PATREON TUTORIAL #4: Gettin' Sketchy

Although the vast majority of my work is done digitally, sometimes I need to set aside the screen and draw on some paper. Although digital illustration gives you a tremendous amount of versatility and options for your work, those endless possibilities can prove creatively daunting. With so many tools at hand, I sometimes find myself losing my way – whether that's because I'm on week 10 of my Drag Race season, and I've been drawing the same damn thing for too long, or because I'm struggling to find the right style for an entirely new project. There's a set of tools and techniques I reliably turn to when I need to relax, loosen up, and let the ink fly.


My favorite tool for doodling lately has been my trusty old Pentel Brush Pen. It has enormous brush bristles, so it provides an extreme variety of line widths. And the dry brushing! Oh, such TEXTURE! You can squeeze the handle to send more ink into the brush, but sometimes it pays to exploit the gorgeous textural stuff that the Pentel provides as it's going dry.strokes

The Pentel is one of the most popular brush pens around, and it's also quite affordable. You'll probably see it at a fair number of art supply stores, and you can find them and their refills online. The one I use is probably about 10 years old, and it's still serving up its delicious, thick inks.


I should warn you of a few peculiarities about the Pentel. The extreme variation of line width it offers also makes it difficult to be too precise or delicate with your linework. That can prove frustrating until you learn to embrace the Pentel's extremes and utilize that unpredictability to loosen yourself up.

Also, the ink is weird. Like, you'll find yourself smudging it and making a mess unless you learn to leave it alone until you're absolutely sure it's dry and will behave. The ink is water soluble*, so don't plan on using any ink washes or watercolors with it, unless you want things to get very runny. (*In my previous tests, the ink was water soluble, but apparently some refills are not? So, you should check for yourself!) I use Copic markers extensively with my Pentel doodles and don't have any problems.


You might have a lot of fun just going to town with the Pentel and some paper, but I prefer to lay out rough sketches before inking up a page. My favorite tool for that sketching phase is the Prismacolor non-photo blue pencil.


If you've ever stepped into an art supply store, you know that Prismacolor pencils are expensive. But they're also extraordinary. Their leads are soft and buttery, which is great for big, loose sketching that suits the linework you'll ink later with the Pentel.

pen leads

Alternatively, I also really love using non-photo blue leads in a mechanical pencil holder. You might not have realized it, but you can buy replacements leads for mechanical pencils at high quantities for low prices. And better yet, you can buy them in different colors or densities, just so long as you make sure the lead width matches the pencil holder you're putting them in! I use these Pentel non-photo blue leads, which offer a very delicate, precise line.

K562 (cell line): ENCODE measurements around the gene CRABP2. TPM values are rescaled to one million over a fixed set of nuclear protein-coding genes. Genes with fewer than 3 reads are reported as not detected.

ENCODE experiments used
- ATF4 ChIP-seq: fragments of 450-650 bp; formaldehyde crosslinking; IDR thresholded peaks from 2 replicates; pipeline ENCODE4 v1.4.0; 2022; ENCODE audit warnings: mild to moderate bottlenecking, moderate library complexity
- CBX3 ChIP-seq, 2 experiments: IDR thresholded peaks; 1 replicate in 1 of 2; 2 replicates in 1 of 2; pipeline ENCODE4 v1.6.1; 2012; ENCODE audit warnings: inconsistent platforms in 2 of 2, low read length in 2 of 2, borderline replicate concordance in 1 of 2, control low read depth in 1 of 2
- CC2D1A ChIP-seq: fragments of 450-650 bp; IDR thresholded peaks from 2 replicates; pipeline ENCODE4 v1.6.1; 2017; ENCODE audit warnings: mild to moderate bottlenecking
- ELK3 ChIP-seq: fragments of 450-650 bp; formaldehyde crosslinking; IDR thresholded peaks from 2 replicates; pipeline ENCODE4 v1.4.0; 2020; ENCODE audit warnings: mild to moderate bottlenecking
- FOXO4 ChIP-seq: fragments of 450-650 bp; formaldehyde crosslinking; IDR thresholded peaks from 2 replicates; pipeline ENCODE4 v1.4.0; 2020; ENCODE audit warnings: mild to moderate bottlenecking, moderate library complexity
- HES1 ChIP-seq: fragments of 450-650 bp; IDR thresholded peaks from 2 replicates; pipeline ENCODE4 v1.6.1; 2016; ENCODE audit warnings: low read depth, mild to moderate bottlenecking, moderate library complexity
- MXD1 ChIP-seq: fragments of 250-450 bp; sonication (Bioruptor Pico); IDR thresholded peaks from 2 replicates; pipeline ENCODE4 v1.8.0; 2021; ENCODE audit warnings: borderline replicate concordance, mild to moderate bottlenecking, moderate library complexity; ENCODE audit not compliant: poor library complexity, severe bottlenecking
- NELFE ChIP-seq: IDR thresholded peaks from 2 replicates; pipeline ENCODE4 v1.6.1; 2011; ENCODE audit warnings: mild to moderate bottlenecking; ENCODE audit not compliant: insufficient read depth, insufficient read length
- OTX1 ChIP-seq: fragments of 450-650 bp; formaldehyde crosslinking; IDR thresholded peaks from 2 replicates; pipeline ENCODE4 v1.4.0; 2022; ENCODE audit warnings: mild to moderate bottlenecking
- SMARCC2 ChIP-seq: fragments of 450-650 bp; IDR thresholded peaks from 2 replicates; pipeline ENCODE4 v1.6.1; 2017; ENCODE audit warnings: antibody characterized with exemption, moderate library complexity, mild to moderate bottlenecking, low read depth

If you're wondering what “non-photo blue” pencils are, they're a holdover from old school design techniques. This particular shade of blue is designed so that it doesn't show up in black and white photography or old Xeroxes. Which sounds like a super cool magic trick, except that it will absolutely show up in your digital photos or scans. However! This color, because it's light and bright, is easy to Photoshop out of your work. There are a number of methods that will work, but I go to the “channels” section of Photoshop, select the Blue one, then copy and paste it into a new document! That should largely get rid of the blue sketch underneath your inked art, and then using some level adjustment will get rid of the rest!

blue-lines pen-sketches2 In the spirit of loosening yourself up, sometimes keeping things tiny will help, too. I really enjoy sketching in my tiny Moleskine book, because the little pages will keep you from getting too precious or detailed with your work. I find myself using a simple Bic pen in my Moleskine, because I can get incredibly delicate lines that work perfectly at that small size.


When sketching in a larger sketchbook, I find myself using either the Pentel or an Ebony pencil. I find that the Ebony gives me a soft, chunky line that's perfect when I'm doing character designs for The Cardboard Kingdom, the giant new comics project I've been working on the past few months!


postcard3I really look forward to my monthly postcard sketches for my Patreon supporters, because they're fun little doodles where I can experiment and let the weirdness flow. Like I said, I use Copic markers for these, specifically different gray tones that work well for shading. They don't seem to mess up the Pentel ink, and they add a great sense of solidity to the final work. I should note that I avoid Prismacolor markers, because their fumes give me massive headaches. Copics smell a bit, but they don't seem to have the same effect on my poor brain.

I hope some of these pointers have proven useful! Let me know if you have any questions about the materials or techniques! My monthly tutorials and process peeks are made possible by my amazing supporters on PATREON!